Before Trump named Brett Talley to the federal bench, the American Bar Association hadn’t rated a judicial candidate “not qualified” since 2006. Counting Talley, the bar association has now given that rating four times since January.
You are not worried enough.
Granted, that may seem a nonsensical claim. Assuming you don’t belong to the tinfoil hat brigades who consider Donald Trump the greatest thing to hit 1600 Pennsylvania Avenue since Abraham Lincoln left for the theater, you’ve spent the last year worrying as much as you know how.
There has certainly been no shortage of things to worry about: white supremacy, Russian interference and nuclear war, to name a few. Not to mention that a credibly accused child molester may soon join the United States Senate as a Republican — the party of “family values.” Of course, the self-confessed sexual predator in the Oval Office thinks the accused child molester should step aside, news that gave irony a stroke and left satire unemployed.
So yes, chances are, you’re worried plenty. But you’re probably not worried about Brett Talley. Indeed, you’ve probably never heard of him.
If Trump has his way, though, Talley, 36, will soon be a federal judge. His qualifications for that honorable — and lifetime — position? They’re pretty well nonexistent.
He graduated Harvard Law School in 2007, so there is that. Since then, Talley has worked as a law clerk, a speechwriter, and also as a deputy attorney general and solicitor general in his native Alabama. He writes horror novels. And he blogs and tweets.
The one thing the would-be federal judge has never done is, well … judge. Or even try a case. In fact, he’s only been a lawyer for three years. The guy Trump thinks fit to oversee a courtroom has never even been in a courtroom as the attorney of record. What, then, are his qualifications?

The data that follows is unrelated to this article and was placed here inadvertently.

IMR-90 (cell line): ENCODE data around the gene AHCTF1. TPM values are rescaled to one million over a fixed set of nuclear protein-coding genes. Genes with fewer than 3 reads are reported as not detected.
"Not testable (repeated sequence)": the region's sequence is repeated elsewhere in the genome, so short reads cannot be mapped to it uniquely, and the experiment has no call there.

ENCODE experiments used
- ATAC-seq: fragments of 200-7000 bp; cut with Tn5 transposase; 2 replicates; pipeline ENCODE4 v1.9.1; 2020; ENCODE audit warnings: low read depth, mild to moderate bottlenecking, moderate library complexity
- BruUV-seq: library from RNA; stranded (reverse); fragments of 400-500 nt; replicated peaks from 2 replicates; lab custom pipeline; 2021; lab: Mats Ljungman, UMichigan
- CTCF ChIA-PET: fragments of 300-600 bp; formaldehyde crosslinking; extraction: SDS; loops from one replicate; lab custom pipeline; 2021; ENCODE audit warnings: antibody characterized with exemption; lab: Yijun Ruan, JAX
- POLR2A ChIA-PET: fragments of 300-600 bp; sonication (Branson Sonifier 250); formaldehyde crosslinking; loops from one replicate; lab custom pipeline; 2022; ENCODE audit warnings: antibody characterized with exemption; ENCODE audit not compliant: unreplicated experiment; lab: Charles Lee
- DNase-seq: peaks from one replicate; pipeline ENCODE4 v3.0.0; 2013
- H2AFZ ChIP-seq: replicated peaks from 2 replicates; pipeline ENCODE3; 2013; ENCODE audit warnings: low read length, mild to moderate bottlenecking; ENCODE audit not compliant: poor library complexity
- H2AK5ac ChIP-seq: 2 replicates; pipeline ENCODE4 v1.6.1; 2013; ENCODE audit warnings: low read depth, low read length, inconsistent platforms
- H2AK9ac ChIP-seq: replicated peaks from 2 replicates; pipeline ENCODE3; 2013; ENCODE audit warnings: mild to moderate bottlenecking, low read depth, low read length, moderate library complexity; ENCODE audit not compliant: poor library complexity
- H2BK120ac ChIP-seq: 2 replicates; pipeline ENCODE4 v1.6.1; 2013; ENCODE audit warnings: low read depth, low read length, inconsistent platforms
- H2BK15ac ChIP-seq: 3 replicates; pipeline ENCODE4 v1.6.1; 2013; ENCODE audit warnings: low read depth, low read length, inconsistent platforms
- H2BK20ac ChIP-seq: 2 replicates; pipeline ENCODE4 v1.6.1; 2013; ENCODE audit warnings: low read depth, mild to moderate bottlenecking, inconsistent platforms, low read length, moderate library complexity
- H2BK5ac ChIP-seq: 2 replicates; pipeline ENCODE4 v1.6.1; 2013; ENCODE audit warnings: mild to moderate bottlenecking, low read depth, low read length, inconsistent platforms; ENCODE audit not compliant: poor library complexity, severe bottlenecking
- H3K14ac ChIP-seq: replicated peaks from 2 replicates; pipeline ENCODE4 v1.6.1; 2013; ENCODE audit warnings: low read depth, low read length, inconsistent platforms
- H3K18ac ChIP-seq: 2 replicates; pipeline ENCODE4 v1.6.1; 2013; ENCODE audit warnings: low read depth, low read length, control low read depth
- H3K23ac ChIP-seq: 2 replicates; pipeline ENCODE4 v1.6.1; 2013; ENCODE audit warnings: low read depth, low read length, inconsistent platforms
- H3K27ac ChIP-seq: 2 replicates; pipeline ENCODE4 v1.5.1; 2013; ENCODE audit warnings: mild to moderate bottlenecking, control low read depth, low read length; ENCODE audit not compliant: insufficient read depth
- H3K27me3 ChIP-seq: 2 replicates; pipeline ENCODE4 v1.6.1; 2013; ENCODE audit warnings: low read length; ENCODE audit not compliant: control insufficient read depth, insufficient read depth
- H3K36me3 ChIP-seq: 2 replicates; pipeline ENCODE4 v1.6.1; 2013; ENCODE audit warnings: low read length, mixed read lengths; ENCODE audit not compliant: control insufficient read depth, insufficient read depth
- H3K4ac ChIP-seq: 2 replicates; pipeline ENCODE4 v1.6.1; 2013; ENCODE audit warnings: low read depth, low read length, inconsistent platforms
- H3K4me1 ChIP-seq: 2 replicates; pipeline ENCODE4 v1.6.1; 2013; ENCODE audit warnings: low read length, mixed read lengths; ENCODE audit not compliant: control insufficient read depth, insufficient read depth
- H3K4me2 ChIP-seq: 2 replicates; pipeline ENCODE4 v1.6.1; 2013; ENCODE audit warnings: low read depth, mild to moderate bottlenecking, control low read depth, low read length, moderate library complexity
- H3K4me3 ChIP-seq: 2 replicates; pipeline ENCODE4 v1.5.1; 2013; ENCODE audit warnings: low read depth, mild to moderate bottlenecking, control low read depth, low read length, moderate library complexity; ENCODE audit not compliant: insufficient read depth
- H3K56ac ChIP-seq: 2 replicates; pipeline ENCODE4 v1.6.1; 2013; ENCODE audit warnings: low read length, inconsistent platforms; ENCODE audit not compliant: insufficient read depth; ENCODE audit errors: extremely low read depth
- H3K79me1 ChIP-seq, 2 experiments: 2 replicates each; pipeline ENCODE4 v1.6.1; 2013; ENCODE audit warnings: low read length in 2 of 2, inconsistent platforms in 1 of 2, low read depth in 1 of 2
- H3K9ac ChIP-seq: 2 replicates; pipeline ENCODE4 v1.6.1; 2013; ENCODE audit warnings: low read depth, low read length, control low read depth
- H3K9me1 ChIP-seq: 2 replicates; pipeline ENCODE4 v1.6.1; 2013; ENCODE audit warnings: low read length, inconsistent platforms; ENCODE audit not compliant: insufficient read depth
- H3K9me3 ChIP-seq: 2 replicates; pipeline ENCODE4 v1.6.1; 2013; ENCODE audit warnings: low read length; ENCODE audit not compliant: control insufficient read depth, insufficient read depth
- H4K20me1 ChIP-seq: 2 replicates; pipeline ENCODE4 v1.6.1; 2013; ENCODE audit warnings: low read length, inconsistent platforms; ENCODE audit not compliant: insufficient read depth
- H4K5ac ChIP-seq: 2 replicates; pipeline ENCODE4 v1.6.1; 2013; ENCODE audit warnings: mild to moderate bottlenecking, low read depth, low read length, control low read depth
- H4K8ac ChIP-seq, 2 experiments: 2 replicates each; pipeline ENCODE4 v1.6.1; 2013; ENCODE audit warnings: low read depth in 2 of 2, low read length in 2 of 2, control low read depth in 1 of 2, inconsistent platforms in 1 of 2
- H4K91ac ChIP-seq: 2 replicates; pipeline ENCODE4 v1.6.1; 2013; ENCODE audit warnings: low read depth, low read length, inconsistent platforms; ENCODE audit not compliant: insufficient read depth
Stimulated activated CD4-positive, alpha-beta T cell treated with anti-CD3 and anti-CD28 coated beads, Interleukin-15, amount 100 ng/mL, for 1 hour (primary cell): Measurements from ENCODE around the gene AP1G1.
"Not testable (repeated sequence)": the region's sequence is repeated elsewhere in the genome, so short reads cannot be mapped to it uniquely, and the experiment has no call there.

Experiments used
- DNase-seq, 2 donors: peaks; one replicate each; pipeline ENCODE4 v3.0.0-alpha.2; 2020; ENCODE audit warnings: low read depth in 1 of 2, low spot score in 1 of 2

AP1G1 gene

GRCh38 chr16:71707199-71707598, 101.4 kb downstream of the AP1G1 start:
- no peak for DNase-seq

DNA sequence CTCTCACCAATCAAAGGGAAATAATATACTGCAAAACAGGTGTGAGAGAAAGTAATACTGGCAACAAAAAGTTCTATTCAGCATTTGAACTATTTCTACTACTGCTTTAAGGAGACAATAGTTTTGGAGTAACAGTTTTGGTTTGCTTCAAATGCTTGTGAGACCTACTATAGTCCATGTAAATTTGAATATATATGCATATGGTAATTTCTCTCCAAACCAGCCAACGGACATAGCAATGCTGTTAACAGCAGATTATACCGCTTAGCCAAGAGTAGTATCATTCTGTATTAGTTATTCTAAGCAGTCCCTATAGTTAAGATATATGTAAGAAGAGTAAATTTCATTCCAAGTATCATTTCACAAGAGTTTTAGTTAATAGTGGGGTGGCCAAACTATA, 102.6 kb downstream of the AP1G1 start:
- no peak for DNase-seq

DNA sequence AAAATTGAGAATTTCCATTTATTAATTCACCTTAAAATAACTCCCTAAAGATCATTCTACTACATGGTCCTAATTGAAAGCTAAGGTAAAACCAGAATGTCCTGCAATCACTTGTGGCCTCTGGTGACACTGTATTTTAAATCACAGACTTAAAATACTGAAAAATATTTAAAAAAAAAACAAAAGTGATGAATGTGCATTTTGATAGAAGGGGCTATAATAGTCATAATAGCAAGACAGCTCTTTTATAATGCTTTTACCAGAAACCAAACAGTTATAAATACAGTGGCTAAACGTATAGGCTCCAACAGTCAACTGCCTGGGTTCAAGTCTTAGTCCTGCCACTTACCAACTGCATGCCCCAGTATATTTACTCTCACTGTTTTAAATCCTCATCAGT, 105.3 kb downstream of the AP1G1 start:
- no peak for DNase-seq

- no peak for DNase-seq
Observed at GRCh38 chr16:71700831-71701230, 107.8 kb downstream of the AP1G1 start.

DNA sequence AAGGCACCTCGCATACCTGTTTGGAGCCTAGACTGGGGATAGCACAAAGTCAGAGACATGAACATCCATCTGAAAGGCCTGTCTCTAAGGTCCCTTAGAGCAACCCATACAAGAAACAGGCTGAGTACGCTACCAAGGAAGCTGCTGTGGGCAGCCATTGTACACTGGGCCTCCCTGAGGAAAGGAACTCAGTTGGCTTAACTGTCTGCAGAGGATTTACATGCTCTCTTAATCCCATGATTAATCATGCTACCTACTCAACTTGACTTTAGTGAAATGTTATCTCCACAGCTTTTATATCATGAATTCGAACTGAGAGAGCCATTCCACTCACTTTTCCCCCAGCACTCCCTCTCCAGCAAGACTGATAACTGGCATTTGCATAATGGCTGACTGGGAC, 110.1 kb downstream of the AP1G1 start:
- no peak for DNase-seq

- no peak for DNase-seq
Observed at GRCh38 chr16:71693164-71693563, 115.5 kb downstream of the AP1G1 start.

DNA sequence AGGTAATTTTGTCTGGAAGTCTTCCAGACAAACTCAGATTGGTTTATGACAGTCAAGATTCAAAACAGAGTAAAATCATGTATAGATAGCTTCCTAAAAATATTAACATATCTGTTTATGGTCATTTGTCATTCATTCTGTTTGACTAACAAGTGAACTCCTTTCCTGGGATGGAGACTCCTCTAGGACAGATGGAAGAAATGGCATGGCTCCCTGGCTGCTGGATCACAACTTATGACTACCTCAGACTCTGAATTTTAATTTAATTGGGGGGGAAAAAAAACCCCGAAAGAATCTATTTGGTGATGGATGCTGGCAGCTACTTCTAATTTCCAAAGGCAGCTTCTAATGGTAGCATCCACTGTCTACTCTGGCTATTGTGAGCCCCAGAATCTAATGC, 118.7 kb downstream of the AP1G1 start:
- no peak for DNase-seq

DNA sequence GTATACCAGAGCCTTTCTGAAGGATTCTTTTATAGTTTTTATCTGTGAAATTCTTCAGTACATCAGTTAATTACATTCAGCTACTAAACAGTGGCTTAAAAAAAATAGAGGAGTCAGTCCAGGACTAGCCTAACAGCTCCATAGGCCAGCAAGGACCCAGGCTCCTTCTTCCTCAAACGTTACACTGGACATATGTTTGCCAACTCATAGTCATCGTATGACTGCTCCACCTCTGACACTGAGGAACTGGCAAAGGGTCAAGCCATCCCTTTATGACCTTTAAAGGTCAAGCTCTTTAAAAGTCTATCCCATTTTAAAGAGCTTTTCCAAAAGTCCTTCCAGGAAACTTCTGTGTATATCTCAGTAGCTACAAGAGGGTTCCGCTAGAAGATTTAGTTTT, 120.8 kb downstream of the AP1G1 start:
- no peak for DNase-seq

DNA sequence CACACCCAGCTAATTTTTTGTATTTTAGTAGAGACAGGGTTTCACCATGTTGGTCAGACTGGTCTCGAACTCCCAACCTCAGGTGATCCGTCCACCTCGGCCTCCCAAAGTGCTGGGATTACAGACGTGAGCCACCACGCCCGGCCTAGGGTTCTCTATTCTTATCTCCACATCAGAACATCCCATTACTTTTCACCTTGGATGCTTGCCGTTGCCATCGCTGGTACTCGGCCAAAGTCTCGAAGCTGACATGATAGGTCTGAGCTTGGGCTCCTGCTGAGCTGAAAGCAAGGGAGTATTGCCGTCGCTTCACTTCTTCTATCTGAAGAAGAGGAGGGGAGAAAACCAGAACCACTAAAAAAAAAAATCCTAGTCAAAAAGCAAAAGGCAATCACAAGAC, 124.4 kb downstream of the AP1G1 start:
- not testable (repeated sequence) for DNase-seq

The aforementioned blogs and tweets are instructive. In them, Talley emerges as a right-wing culture warrior, loudly decrying “Hillary Rotten Clinton,” condemning the “outrage” of calling for gun control after the Newtown massacre, urging his readers to join the NRA, and otherwise shredding any lingering illusion of judicial impartiality.
Before Trump came to town, the American Bar Association hadn’t rated a judicial candidate “not qualified” since 2006. Counting Talley, it has now given that rating four times since January. Which didn’t stop Talley from sailing through the GOP-controlled Senate Judiciary Committee and on to the full Senate, where he’s expected to be approved on a party-line vote.
Even if he isn’t — news broke this week that Talley failed to disclose his marriage to a White House lawyer, which has raised conflict-of-interest questions — it would provide little solace. There’s more where he came from, including Jeffrey Mateer, who once called transgender children part of “Satan’s plan” and disavowed the separation of church and state.
He was also given a pass by the Judiciary Committee. He is also awaiting confirmation.
And it bears repeating: these are lifetime appointments. Your children’s children could end up before one of these men, seeking justice.
It’s understandable that we are mesmerized by the frequent, high-profile illustrations of Trump’s unfitness. But arguably more frightening and important are the low-profile ways he is institutionalizing Trumpism, imposing changes whose effects will linger long after the stench of him has left the Oval Office.
And he knows it.
As Trump bragged last month, “The judge story is an untold story” whose consequences will be felt “40 years out.” He’s right about that. So let’s start telling it. Because you’re not worried enough.
You could stand to be angrier, too.